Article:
The must-read stories and debate in health policy and leadership.
- Today’s legal prediction: Former minister says government would lose human rights challenge
- Today’s previous employment: Ex-Ministry of Sound MD appointed health minister
Capacity for covid-19: answers needed fast
Planning for a coronavirus surge continues to dominate diaries up and down the rungs of NHS management; but plenty of senior figures — staring at the alarming estimated requirement for intensive care capacity — are very concerned about the lack of bright ideas for getting close to meeting it.
The centre has acknowledged the issue but not given any clues as to how they think it will be filled. One local leader describes a “wall of silence”, perhaps because “the answer is inconvenient and scary”.
Minds are turning to how to free up whatever intensive capacity can be released from elective cancellations and make use of surgical space — though it is unlikely to be enough to significantly move the dial — and how to make extreme decisions on thresholds for treatment and admission.
Meanwhile, several managers who are involved in planning for the storm contacted HSJ to ask about the role of independent sector healthcare providers. Again, here, there is a desire for a national framework or guidance.
The private sector is likely to be little use for intensive capacity — of which it has little — and its acute bed base is less than 10 per cent of the NHS’. But, at the straightforward end, there may be a role taking on electives cancelled by the NHS.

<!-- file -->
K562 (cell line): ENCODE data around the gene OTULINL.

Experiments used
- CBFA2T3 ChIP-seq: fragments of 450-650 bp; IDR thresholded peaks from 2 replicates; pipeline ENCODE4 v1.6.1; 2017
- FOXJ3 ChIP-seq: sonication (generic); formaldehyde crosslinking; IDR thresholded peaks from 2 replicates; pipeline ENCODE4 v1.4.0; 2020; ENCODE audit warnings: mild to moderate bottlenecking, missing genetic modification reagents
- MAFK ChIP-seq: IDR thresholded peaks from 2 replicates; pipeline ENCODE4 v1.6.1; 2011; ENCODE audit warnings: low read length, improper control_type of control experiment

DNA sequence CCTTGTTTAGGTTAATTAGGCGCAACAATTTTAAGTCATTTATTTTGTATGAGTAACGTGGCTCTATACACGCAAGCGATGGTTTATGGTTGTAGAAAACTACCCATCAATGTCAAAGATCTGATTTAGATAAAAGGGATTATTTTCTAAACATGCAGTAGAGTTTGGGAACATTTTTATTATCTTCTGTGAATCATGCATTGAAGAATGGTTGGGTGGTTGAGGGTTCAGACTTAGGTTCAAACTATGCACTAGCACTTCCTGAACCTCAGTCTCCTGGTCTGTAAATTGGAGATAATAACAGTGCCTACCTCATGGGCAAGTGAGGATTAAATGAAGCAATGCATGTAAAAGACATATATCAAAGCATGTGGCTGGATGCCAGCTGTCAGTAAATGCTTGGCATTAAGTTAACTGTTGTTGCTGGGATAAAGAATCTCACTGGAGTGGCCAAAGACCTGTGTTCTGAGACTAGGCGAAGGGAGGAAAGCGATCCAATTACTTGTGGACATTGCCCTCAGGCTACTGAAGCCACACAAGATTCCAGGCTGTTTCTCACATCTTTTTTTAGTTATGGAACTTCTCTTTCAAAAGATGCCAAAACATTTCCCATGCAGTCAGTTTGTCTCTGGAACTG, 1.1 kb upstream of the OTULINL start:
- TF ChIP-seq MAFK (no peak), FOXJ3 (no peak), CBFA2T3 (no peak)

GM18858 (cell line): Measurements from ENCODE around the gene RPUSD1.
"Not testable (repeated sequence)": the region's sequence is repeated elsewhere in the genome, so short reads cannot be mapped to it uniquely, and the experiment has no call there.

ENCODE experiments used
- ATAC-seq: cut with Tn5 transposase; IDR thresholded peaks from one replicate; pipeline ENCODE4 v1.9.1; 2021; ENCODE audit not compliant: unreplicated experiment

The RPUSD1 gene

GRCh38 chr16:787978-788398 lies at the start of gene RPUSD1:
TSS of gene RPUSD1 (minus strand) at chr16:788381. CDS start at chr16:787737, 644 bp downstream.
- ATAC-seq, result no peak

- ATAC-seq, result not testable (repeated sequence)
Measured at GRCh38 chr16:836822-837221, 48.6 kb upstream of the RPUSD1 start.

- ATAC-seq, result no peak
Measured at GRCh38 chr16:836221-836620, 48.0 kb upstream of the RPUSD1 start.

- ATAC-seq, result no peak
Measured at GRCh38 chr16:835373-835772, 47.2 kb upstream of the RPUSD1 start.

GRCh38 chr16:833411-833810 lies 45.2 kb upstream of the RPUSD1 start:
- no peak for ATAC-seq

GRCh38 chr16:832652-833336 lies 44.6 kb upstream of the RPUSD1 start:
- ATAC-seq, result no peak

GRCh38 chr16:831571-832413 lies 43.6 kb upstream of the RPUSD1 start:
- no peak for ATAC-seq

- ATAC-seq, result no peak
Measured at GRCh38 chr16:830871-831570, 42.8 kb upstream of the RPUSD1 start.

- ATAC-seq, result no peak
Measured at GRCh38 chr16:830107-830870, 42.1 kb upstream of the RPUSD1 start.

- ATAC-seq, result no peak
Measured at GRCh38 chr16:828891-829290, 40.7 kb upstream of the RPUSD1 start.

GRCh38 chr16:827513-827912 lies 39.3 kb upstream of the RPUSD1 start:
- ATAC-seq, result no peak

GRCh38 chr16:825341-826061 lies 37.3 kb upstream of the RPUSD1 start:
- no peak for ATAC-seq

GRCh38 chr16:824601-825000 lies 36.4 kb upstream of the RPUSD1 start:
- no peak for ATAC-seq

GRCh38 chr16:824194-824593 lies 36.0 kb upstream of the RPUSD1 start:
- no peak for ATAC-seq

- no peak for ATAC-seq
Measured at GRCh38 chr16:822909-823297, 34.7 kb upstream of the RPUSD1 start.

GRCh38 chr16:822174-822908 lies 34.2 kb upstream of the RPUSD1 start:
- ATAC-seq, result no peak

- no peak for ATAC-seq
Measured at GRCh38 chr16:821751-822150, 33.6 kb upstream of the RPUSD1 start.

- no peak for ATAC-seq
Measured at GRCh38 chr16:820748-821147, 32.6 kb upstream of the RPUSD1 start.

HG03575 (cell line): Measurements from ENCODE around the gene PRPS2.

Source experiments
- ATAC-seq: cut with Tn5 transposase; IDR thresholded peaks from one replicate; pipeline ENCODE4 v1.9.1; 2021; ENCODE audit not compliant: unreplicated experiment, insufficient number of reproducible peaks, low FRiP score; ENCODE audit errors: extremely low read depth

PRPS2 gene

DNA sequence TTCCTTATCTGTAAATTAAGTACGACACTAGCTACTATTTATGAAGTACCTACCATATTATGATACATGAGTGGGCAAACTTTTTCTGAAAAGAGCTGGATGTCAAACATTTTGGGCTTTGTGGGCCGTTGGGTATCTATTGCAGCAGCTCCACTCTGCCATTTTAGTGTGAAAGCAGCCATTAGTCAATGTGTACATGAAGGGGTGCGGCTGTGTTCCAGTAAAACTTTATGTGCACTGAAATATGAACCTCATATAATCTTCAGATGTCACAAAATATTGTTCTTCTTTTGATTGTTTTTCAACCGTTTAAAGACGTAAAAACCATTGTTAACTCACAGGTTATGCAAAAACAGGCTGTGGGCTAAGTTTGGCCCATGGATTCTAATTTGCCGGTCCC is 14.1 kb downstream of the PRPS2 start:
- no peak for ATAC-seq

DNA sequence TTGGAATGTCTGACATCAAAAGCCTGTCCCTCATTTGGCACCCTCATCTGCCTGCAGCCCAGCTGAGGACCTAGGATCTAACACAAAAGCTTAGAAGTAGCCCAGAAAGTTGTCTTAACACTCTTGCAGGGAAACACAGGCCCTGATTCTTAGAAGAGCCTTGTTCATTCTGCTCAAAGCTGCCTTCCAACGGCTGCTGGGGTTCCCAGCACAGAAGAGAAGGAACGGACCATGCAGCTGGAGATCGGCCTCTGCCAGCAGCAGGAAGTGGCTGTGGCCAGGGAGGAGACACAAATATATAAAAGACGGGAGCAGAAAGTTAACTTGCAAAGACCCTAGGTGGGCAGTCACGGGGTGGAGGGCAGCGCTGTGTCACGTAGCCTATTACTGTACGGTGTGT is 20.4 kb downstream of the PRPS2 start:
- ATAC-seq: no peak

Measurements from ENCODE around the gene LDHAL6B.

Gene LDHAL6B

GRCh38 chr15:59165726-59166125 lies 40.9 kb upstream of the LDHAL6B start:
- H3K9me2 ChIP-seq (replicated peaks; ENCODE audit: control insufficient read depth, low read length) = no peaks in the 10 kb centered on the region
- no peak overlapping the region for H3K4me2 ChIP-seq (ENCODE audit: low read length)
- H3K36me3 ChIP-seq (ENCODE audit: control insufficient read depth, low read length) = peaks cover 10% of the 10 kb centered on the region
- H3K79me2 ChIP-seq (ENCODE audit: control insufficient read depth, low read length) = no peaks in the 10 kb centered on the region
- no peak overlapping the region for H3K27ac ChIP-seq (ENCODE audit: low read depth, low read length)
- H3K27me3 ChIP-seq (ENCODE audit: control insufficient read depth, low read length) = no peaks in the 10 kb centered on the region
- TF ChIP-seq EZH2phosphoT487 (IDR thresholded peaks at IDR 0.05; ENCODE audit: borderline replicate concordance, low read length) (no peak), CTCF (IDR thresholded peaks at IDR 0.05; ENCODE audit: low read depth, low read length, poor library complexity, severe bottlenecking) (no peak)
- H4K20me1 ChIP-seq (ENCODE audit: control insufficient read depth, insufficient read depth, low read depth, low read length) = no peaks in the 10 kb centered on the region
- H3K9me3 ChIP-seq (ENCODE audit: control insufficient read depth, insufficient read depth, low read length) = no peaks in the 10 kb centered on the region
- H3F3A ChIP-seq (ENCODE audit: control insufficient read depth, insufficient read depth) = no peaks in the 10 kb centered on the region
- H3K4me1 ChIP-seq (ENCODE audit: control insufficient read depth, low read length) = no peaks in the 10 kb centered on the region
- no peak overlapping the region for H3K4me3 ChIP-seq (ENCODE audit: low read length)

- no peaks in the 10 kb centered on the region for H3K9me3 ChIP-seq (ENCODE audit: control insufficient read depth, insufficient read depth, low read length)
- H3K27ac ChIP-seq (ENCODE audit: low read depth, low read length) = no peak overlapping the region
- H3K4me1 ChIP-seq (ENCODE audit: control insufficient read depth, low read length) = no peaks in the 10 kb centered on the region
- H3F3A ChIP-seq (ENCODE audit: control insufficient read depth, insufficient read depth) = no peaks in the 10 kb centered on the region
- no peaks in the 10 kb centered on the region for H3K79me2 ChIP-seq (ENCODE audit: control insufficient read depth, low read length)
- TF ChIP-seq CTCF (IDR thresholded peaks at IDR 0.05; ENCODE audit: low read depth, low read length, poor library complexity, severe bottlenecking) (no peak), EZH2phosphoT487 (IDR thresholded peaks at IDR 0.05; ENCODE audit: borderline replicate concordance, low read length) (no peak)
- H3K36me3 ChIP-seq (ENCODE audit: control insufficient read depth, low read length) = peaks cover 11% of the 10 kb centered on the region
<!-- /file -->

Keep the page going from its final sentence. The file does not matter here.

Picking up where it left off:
Towards the more radical end, independent hospitals could potentially house entire services, perhaps involving urgent planned operations, if there was a move to separate out “hot” infectious covid-19 centres and “cold” non-infected sites.
Another role could simply be releasing its clinical staff to ensure they are working maximum hours at “hot” NHS acute hospital sites.
One HSJ reader suggests: “What we need most of all is some intermediate care beds to free up our acute capacity — which would be easy for the independent sector to provide but probably not very profitable.
“Down the line once our staff start going off sick or quarantined redeploying some nurses and doctors might be a good idea but at the moment our consultants are worried they will lose their practising privileges if they withdraw services from the independent sector in the absence of a national directive.”
Cornwall goes green
Is 2020 (finally?) the year the NHS takes environmental issues more seriously?
After a handful of NHS organisations declared “climate emergencies” last year, NHS England/Improvement got in on the act in January, announcing plans for a new panel to set “practical” green targets for the health service.
But it is not yet known when the panel will make its recommendations, and one region is pushing ahead regardless.
NHS chiefs in Cornwall have committed to an ambition of achieving net zero carbon emissions by 2030, in line with a plan by the county’s unitary authority.
That is a very big ask.
The possibilities of achieving net zero by 2030 were all but dismissed during last year’s general election, forcing the Labour Party to drop their target for making the UK carbon neutral by the end of the decade.
But the Cornish leaders argue they will achieve more by aiming for net zero by 2030 — even if they fail to hit the target — than with a target that stretches out for decades.
However, the county must not take its eye off other problems in the name of saving the planet.
Kernow Clinical Commissioning Group and Royal Cornwall Hospitals Trust have both only recently climbed out of their respective special measures regimes, and finance and certain quality problems continue to challenge the health economy.